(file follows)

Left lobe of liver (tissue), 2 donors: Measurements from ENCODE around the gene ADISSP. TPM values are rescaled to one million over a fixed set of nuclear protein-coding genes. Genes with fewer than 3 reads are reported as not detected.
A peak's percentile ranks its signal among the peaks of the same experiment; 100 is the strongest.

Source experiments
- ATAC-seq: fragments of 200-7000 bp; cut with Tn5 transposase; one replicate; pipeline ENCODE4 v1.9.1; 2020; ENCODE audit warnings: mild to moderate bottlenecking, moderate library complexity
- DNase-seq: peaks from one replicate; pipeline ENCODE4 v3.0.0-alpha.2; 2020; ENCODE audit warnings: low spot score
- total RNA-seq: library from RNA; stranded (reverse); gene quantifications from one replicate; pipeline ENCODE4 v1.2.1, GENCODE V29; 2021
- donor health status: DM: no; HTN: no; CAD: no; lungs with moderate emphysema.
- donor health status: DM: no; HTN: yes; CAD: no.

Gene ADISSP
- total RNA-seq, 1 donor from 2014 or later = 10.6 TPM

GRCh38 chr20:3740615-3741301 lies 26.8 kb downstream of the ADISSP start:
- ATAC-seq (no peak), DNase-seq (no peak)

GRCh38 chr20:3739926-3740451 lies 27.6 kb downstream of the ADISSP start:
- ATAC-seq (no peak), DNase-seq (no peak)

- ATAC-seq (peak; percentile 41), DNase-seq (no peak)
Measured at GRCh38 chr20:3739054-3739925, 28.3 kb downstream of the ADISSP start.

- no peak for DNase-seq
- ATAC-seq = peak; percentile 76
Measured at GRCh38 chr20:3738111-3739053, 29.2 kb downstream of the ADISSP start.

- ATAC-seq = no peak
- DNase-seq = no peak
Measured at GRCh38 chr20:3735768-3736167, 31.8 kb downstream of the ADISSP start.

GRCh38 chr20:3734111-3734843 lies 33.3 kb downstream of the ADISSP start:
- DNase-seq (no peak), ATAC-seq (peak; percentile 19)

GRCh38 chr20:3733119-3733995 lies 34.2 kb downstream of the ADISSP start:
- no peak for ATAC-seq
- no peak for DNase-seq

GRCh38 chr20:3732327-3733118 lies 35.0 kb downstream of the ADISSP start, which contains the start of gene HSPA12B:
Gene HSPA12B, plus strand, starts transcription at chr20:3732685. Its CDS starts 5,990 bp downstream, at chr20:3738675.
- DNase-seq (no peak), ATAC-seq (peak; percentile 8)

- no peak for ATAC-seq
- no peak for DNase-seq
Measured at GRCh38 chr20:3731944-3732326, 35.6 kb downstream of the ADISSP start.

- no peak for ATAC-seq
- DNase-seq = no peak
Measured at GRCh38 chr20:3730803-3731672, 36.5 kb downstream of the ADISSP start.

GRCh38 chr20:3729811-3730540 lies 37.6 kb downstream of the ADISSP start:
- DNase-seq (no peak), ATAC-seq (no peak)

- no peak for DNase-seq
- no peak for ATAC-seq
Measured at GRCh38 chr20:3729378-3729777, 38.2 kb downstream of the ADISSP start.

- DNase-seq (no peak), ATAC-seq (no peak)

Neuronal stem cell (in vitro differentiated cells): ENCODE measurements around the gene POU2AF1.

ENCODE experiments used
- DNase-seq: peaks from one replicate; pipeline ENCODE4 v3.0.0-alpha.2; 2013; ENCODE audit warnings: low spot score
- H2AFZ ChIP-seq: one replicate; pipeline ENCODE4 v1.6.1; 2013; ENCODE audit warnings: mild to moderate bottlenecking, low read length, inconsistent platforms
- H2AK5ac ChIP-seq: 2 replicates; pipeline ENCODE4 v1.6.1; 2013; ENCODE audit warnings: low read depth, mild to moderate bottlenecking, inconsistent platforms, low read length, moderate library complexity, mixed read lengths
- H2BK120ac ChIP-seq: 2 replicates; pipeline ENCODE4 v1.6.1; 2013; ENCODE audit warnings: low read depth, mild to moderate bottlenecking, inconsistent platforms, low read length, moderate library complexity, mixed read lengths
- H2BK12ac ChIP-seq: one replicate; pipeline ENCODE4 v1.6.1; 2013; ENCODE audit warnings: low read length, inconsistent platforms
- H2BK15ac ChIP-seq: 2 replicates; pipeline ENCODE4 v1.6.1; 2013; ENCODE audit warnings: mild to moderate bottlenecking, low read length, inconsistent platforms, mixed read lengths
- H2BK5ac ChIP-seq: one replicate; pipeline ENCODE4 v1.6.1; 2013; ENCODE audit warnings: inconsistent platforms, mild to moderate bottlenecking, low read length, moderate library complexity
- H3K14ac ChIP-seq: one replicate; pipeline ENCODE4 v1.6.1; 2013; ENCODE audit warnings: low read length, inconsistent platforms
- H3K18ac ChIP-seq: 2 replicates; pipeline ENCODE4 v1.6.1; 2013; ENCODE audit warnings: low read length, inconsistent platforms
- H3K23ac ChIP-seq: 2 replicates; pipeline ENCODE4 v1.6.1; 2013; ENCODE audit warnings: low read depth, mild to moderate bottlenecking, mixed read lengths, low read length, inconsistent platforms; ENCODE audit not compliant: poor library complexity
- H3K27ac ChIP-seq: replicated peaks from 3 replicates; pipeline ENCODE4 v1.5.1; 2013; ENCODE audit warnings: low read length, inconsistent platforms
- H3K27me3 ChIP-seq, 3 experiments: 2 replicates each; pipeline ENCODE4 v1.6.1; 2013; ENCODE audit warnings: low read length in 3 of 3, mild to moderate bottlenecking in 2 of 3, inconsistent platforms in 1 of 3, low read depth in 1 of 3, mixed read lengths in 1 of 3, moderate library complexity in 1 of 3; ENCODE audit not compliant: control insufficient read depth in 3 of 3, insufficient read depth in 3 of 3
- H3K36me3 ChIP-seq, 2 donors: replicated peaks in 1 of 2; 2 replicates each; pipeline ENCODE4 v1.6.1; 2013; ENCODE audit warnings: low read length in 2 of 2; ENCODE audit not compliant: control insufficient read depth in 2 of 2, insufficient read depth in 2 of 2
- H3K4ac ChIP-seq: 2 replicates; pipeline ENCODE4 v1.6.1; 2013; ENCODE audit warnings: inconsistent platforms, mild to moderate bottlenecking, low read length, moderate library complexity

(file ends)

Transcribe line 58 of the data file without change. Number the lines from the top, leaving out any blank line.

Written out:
- H3K4ac ChIP-seq: 2 replicates; pipeline ENCODE4 v1.6.1; 2013; ENCODE audit warnings: inconsistent platforms, mild to moderate bottlenecking, low read length, moderate library complexity